Thursday, November 17, 2005

New Sourceforge project: WebCLI

I started a new sourceforge project today (under the MPL) and there is a wiki for it too. It's Called "Web Command-Line Interface". The official homepage is WebCLI.sf.net. At this stage, the project is a bit whimsical as it pokes fun at website development and design. It's ironic on purpose.

WebCLI is a console application written in JavaScript. My intention is to provide it with commands that will allow someone to browse and search for information - just like a "regular" website. Although, you'll be able to pop up windows where necesary (if content is not authored in plain text). Some commands will send HTTP requests in the background so as to execute scripts on some server (like PHP or ASP or whatever).

I've actually thought of a great many features which take the project beyond whimsical, but I'm not going to enumerate them in this log. What I will do now is focus on the core features so that I can implement the project's official homepage using WebCLI. Then you will be able to go there and type "show features" ;)

I actually thought of this exact concept a few years back (for my personal homepage) but I just never got around to coding anything - until I stumbled across a sitepoint tutorial which was supposed to be demonstrating an AJAX application. The tutorial only has the adea of passing through commands to and from the web server's command shell (ie. runing ls -l and seeing the results pour into your web browser). This was an idea I had already considdered in my original conception of WebCLI but it is a very minor (and potentially dangerous) feature.

One thing that is emerging is that it is very simple to add new commands. All you have to do is declare a (global) function (with no params, command-line params are available via a global var) whose name is prefixed with "CMD__". I've also written a SimpleHttpFetcher.js class which should make writing server-side enabled commands quite trivial.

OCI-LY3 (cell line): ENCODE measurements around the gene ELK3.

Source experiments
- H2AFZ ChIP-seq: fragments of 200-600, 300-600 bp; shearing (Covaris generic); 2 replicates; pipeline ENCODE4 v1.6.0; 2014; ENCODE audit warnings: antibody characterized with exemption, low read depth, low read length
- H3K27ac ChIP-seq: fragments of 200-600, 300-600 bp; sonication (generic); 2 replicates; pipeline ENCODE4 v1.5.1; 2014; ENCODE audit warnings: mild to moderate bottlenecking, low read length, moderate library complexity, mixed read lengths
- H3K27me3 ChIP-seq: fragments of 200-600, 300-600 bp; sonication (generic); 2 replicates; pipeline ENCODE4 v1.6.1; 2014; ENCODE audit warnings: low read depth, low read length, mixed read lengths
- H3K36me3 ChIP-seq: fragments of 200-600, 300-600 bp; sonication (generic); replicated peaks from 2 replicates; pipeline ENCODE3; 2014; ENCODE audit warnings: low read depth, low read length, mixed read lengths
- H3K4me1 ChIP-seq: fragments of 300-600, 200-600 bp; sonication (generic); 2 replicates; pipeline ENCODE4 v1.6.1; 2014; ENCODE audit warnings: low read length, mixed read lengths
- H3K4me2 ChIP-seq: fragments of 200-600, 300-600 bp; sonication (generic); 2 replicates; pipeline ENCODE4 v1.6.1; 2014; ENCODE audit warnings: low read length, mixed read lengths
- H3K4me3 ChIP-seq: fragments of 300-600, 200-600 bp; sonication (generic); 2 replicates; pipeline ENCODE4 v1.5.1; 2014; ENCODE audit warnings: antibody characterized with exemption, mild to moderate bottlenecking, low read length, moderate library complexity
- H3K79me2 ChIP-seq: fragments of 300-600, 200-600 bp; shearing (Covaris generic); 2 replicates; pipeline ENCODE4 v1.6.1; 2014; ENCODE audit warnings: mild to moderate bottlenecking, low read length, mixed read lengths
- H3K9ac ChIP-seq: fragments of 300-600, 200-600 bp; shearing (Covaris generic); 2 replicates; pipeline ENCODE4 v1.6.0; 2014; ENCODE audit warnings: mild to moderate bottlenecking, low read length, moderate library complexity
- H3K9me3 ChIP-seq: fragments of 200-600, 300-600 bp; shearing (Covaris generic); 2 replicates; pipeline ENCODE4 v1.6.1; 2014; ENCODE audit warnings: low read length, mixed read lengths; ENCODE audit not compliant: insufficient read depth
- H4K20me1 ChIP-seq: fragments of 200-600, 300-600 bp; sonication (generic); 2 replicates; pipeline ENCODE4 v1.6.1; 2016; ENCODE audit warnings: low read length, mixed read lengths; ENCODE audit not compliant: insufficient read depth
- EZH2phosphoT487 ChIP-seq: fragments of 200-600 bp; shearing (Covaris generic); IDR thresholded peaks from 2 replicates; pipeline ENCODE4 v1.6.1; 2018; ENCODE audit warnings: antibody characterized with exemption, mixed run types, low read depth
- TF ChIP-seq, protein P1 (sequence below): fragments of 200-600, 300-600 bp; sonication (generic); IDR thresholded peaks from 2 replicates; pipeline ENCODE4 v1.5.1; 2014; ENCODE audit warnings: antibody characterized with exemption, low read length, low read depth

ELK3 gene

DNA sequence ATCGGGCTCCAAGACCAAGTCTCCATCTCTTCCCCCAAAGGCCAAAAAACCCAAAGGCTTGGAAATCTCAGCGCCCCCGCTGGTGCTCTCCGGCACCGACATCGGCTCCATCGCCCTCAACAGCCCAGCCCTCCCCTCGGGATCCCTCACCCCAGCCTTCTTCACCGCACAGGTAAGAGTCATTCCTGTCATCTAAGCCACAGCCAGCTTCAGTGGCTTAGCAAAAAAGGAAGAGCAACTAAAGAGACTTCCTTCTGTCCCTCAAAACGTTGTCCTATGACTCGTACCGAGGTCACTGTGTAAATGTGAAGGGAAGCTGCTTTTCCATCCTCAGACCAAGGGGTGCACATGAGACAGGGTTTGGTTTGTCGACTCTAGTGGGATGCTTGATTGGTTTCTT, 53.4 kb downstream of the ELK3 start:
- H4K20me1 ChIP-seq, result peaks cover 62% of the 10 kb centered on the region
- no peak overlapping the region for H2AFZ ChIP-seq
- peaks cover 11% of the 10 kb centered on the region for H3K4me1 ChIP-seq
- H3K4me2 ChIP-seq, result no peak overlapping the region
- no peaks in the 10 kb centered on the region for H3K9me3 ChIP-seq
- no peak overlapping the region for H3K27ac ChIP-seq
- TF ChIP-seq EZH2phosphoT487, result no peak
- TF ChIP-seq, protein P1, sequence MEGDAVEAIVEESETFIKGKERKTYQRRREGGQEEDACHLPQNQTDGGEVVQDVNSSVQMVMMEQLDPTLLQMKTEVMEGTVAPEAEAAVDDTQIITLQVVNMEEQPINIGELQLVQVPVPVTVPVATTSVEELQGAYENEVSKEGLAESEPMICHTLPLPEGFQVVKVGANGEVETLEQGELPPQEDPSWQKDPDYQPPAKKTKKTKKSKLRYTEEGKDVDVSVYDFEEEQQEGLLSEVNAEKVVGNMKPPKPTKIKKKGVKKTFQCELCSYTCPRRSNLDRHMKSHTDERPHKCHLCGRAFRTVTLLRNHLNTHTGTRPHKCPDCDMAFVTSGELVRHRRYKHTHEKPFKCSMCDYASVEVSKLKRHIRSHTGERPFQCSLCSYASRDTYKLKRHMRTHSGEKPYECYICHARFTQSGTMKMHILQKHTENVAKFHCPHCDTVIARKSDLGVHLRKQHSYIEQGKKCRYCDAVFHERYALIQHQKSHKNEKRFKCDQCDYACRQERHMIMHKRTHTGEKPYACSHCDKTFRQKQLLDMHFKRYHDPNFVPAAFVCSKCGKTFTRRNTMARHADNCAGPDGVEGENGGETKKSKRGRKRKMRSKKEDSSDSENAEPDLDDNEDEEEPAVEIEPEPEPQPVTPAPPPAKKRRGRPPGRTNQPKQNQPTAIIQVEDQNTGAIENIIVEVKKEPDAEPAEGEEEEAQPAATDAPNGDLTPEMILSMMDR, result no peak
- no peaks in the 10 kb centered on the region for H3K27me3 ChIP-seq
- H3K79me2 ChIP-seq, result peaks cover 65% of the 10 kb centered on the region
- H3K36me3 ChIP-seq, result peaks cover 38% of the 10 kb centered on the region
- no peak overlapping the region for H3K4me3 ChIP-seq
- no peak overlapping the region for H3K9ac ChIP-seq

If you want an super sneaky peek of the app, you can get it from the CVS. I haven't implemented any server-side stuff yet, so it's pretty much download and double click to see what's going on. If you want to be notified of happenings with it, ou can try the project's RSS feed.

This project has the potential to mutate into a multi-headed monster. And I mean that in the nicest possible way. The idea itself is somewhat of an abomination to begin with. If it gets a few giggle, then it might make someone happy. If it makes people happy, then it's a good piece of software :D
In all seriousness though, I see a few decent practical applications for the prject - particularly in the context of being an "accessory" to a web application such as a portal. WebCLI could be implemented as a portlet. I will most probably use it to augment my XUL applications. It will allow "power users" to "get under the covers" of an application and access facilities that would otherwise clutter up a conventional web app UI. It could be a really quick/easy way to implment an admin user interface for a big app.

2 Comments:

Anonymous Ted said...

Terence.. I have to say: You have more projects than we all know what to do with. Keep up the good work!

(ps: i dont even have the hang of your xao-php framework yet!!!)

Thursday, November 17, 2005 4:29:00 AM  
Blogger Terence said...

The XAO stuff will get some decent doco/tutorials when I get a chance to put out an official beta release.

I'm gonna include WebCLI into the test harness that is shipped with XAO.

Thursday, November 17, 2005 3:02:00 PM  

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